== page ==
macOS is an excellent operating system, and its best known for its stability and smooth performance. When I switched over more than two years ago, I was frustrated with the constant issues I was having on Windows 10, the continuous audio issues and the practically non-existent search feature that never once worked.
Since then, Windows has received a lot of new features, and Windows 11 appears to have fixed the search bar issue. Although I am yet to daily drive a Windows 11 machine, the search feature wasn’t the only thing that caught my attention. I love how Windows 11 offers a quick pop-up view of all the different window arrangements, and I love that it saves all of the virtual desktop layouts and application placements for later use. Windows is still superior when it gets to managing multiple workspaces and app windows.
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macOS doesn’t have many window management tools and shortcuts, unless you use third-party apps like Spectacle, which I’ve covered in my top 5 apps I always install first on a new MacBook post.
And that’s where macOS falls short, as it doesn’t always correctly restore windows when you connect a new external monitor, or you wake up a machine from sleep. I can’t tell you how many times I’ve turned on my mac, only to find myself needing to spend an additional two-to-three minutes restoring the layout to what I’m used to and what works the best for me.
In the upcoming macOS 13 OS update, we expect to see many new features and many redesigned applications. The system preference is also rumored to receive a well-deserved redesign, and there may be other things coming that we don’t yet know about. You can find out more in our dedicated post.
It may sound silly to complain about this, but the 16-inch MacBook Pro 2021 is too fast to wake up. When I started using the laptop, I could see this as an issue, which turned out to be a real hassle today, six months after using the device every day. I’m not one to complain about speed, but I use a Dell U2719DC secondary monitor to complete most of my daily tasks. When I turn on my mac in the morning, I must first wake up the Dell monitor (usually by pressing the “space” on my Logitech Craft keyboard); otherwise, all of my windows will be scattered on different virtual desktops and will default to my mac’s display.
I use five virtual desktops to switch between personal stuff and work. Three virtual desktops have different windows open for writing, one for editing images, another for publishing, and another for research. It’s a controlled and organized mess that works for me.
macOS was one of the first operating systems that let users restore all of their windows to their default state when it’s restarted. And it works flawlessly, and it saves me a lot of time when I have to restart my machine. Whenever the mac boots up, it automatically restores everything the way it was previously, saving me a lot of clicks and time on managing. But it’s an entirely different story when I wake up the laptop in the morning, and open the mac before I wake up the external display.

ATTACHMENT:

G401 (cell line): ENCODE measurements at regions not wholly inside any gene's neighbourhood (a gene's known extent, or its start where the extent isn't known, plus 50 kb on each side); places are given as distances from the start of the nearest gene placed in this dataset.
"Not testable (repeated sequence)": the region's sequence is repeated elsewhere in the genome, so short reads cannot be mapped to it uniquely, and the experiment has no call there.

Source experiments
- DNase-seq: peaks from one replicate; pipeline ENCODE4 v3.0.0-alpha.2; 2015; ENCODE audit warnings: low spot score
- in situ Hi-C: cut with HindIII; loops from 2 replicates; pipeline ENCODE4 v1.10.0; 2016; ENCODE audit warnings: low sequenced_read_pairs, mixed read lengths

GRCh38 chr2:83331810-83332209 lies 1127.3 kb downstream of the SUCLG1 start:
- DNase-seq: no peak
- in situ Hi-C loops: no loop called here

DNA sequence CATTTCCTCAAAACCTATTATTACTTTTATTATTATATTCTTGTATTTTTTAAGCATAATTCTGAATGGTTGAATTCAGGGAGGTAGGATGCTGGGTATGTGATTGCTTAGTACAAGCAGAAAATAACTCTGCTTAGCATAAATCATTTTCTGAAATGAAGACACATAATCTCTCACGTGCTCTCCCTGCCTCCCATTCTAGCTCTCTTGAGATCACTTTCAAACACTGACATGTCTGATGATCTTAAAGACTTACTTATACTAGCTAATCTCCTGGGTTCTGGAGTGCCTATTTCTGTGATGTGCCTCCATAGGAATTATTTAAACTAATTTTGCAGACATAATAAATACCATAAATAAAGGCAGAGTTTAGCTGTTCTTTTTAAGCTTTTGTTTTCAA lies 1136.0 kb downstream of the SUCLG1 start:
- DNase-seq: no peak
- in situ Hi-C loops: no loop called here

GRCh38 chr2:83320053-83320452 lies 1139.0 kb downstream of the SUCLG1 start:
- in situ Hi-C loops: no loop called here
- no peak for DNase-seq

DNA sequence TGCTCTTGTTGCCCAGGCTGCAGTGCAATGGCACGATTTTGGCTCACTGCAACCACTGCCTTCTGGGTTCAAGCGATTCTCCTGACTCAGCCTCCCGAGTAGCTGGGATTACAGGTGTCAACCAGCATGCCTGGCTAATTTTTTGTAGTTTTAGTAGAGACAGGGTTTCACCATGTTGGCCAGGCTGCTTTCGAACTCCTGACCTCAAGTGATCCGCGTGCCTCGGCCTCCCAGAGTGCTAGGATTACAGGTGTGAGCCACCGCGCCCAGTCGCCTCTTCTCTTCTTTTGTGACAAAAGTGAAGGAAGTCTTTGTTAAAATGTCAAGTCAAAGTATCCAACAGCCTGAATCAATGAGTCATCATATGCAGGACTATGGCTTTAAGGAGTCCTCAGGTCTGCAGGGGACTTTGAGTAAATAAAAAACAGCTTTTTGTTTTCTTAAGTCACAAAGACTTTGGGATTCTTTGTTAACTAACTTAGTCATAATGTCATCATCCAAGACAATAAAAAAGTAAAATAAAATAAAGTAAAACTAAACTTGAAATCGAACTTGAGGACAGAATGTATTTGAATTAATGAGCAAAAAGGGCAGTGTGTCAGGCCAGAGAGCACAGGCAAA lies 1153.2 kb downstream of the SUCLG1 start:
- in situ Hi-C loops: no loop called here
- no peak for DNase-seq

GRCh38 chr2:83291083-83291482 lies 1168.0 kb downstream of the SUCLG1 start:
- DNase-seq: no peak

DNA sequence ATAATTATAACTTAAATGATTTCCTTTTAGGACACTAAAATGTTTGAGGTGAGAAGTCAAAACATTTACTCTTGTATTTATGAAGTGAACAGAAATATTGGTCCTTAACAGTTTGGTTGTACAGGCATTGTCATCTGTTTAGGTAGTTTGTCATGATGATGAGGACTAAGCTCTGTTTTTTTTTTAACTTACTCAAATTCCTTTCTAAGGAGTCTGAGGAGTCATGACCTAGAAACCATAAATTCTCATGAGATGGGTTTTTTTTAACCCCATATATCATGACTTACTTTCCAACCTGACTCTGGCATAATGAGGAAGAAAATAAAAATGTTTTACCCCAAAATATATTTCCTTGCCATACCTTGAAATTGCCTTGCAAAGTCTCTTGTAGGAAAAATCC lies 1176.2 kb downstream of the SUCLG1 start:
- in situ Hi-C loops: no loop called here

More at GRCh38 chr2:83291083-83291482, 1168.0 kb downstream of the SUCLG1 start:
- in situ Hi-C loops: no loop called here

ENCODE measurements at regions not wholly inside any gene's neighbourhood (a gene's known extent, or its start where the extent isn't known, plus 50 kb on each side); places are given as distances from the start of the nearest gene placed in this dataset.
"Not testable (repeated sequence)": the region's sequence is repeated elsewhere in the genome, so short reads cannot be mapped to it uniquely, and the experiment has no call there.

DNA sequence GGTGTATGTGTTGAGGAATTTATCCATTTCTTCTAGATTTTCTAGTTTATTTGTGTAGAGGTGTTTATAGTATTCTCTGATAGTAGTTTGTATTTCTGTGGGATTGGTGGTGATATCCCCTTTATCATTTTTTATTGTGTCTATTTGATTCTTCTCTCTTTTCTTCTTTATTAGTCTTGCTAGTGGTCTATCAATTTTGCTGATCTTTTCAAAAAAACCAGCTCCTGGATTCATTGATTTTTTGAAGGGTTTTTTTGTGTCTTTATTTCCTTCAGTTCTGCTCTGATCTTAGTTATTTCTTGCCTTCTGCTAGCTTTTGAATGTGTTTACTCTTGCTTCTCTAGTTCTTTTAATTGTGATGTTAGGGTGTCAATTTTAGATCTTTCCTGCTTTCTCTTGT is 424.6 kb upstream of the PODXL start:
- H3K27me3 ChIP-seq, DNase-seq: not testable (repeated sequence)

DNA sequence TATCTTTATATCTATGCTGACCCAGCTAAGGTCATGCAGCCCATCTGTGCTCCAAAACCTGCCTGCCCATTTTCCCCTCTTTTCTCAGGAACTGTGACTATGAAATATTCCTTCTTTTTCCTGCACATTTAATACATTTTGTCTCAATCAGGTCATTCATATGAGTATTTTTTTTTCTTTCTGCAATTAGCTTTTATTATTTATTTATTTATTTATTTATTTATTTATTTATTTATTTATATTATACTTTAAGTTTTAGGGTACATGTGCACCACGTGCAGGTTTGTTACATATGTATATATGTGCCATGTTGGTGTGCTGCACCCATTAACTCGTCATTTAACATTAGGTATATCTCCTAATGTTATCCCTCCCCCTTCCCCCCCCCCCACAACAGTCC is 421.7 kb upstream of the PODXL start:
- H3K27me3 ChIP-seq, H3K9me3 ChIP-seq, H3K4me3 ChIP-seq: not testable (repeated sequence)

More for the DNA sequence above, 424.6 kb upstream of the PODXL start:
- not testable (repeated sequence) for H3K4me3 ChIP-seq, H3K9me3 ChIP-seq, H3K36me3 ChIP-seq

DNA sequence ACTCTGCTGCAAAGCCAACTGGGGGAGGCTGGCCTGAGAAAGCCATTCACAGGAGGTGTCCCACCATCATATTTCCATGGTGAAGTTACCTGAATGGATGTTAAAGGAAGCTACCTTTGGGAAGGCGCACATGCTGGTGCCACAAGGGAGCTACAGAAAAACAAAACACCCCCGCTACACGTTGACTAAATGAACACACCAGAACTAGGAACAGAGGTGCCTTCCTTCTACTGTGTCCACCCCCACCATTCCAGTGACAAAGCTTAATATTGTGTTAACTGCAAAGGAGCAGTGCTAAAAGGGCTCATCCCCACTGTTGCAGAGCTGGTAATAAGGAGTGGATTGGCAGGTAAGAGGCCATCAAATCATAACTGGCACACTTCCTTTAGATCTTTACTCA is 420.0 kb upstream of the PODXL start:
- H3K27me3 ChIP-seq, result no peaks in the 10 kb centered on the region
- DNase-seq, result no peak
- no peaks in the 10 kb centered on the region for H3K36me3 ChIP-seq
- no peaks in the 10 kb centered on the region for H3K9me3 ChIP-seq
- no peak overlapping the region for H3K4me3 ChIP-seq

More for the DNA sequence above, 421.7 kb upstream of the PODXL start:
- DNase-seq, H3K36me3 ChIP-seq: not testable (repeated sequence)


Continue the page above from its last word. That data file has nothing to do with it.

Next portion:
Third-party apps won’t help you manage virtual desktops
It’s frustrating. I rarely ever use my third monitor (it’s an old TV) as it messes up the layout. It’s a limitation of macOS, as the third-party apps that claim to restore layouts will not transfer over to virtual desktops. Apple knows how to handle external monitors, but window management is still nowhere to be found.
macOS 12 Monterey is a mature operating system, and it’s a shame that Apple still hasn’t fixed it to this day. The worst thing is that I’m not the only one facing this problem. There are many forums with other frustrated mac users who are having similar issues, and macOS was never known for its excellent window management. Keyboard shortcuts are still missing, and even if Microsoft patented the idea, it’s weird that Apple hasn’t found, or decided not to, find a workaround implementing something similar.
The full-screen button offers split views, but as the name suggests, it will pull windows to be full screen, which I avoid, unless I’m watching a movie where I don’t want any interruptions and see the top bar or the dock on the bottom of my screen.
Assuming that Apple is listening to feedback, it must finally find a way to make window management across multiple displays and virtual desktops more seamless and easy. There’s no reason to download third-party software for things like this, which should have been baked into the operating system many years ago. If there’s a single feature that I hope macOS 13 has, it’s this one.
Have you ever come across this issue? Do you wish macOS had a Windows-like window management functionality? What apps do you use on your mac to manage your desktops? Let us know in the comments!
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The new 16-inch MacBook Pro comes equipped with the brand new M1 Pro or M1 Max chips inside, and can be configured with plenty of memory and storage. It’s one of the most powerful laptops on the market to do graphics-intensive tasks such as photo/video editing, audio productions and more.